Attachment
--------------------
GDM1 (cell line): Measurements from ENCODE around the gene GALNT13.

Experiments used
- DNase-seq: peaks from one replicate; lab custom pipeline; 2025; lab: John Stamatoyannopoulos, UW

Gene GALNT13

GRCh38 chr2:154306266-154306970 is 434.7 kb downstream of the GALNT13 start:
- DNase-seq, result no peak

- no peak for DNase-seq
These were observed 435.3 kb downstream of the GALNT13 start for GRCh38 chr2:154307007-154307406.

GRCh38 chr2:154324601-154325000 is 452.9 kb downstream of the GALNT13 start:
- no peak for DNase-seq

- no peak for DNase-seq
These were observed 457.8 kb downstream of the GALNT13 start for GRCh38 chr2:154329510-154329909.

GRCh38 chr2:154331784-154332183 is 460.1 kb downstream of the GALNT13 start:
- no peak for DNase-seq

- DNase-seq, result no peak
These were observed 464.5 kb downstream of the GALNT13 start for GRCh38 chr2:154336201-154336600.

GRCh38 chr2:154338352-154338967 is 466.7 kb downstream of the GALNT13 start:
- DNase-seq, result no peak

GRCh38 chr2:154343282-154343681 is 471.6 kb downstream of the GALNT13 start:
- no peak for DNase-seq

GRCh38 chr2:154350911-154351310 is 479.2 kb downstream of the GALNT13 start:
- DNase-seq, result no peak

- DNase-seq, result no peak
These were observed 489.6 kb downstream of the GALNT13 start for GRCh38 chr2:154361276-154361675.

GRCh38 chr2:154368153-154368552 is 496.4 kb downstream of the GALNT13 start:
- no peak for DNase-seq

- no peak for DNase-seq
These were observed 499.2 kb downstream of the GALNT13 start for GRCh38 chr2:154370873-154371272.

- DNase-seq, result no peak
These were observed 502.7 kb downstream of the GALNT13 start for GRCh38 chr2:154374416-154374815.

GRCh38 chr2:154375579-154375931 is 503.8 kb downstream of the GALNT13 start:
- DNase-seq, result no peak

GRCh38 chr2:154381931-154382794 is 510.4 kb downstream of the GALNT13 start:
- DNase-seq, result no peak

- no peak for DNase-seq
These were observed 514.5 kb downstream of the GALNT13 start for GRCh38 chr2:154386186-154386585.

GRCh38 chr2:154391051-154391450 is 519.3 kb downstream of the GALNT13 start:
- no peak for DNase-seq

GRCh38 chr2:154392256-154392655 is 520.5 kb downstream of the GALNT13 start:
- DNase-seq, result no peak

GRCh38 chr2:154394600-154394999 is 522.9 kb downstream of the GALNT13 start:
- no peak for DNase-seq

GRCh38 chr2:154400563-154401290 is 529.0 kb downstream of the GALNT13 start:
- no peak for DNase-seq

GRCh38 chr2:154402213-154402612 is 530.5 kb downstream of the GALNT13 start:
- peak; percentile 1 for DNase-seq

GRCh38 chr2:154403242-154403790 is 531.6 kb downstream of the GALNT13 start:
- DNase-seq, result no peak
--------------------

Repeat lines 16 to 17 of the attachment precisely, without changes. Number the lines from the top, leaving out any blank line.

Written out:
These were observed 464.5 kb downstream of the GALNT13 start for GRCh38 chr2:154336201-154336600.

GRCh38 chr2:154338352-154338967 is 466.7 kb downstream of the GALNT13 start: